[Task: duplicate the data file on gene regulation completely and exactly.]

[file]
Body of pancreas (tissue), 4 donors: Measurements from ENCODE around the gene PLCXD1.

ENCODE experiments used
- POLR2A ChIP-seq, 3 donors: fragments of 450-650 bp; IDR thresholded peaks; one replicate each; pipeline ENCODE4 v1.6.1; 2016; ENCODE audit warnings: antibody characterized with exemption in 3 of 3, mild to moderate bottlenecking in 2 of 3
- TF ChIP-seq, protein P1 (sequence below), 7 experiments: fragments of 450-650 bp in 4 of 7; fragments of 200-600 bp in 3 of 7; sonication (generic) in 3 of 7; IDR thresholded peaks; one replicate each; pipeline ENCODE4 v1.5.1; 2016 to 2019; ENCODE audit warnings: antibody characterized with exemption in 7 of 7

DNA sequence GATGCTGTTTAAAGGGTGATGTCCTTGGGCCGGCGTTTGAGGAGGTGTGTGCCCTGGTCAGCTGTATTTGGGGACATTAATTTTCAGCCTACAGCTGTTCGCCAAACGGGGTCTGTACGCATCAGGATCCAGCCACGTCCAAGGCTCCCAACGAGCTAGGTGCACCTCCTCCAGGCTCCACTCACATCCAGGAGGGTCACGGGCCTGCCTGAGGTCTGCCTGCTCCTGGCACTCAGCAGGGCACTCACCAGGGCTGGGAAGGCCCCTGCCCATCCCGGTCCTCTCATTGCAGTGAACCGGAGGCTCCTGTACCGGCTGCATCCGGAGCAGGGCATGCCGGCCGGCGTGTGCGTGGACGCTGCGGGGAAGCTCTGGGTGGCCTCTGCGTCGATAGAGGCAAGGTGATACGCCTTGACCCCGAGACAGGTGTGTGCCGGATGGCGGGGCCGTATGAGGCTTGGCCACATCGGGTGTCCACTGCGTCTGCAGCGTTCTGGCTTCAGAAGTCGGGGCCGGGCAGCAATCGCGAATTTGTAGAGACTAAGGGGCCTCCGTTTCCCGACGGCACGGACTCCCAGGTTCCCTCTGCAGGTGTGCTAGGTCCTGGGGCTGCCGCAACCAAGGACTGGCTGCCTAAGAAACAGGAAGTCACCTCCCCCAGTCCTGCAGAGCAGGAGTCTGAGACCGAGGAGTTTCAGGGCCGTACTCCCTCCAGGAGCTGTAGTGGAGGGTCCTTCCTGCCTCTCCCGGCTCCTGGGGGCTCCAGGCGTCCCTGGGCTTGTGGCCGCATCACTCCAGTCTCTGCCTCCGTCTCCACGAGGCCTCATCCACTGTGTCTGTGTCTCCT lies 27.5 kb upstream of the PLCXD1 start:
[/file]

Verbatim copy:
Body of pancreas (tissue), 4 donors: Measurements from ENCODE around the gene PLCXD1.

ENCODE experiments used
- POLR2A ChIP-seq, 3 donors: fragments of 450-650 bp; IDR thresholded peaks; one replicate each; pipeline ENCODE4 v1.6.1; 2016; ENCODE audit warnings: antibody characterized with exemption in 3 of 3, mild to moderate bottlenecking in 2 of 3
- TF ChIP-seq, protein P1 (sequence below), 7 experiments: fragments of 450-650 bp in 4 of 7; fragments of 200-600 bp in 3 of 7; sonication (generic) in 3 of 7; IDR thresholded peaks; one replicate each; pipeline ENCODE4 v1.5.1; 2016 to 2019; ENCODE audit warnings: antibody characterized with exemption in 7 of 7

DNA sequence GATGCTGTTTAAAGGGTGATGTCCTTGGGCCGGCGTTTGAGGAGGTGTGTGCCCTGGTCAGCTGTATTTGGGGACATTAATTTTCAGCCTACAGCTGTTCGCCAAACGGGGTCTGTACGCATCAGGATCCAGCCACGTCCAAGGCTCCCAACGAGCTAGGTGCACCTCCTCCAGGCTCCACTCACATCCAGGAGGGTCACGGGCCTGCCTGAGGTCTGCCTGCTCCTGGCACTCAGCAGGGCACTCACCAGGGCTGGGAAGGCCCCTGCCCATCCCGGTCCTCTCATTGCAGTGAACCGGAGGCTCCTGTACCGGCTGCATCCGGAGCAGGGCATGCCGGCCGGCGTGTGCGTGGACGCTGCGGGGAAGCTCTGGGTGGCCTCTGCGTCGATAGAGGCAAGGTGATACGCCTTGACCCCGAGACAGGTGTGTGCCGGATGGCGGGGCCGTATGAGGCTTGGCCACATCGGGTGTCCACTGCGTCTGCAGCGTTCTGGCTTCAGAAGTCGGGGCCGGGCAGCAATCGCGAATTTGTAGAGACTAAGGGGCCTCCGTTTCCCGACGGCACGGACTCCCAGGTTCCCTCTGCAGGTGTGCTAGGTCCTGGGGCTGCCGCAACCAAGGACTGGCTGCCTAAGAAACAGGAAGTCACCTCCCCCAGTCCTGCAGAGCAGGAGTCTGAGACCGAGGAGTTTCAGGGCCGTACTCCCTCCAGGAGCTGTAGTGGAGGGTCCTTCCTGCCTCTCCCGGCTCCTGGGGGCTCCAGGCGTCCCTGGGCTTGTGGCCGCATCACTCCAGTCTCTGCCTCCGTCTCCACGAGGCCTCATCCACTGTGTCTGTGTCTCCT lies 27.5 kb upstream of the PLCXD1 start: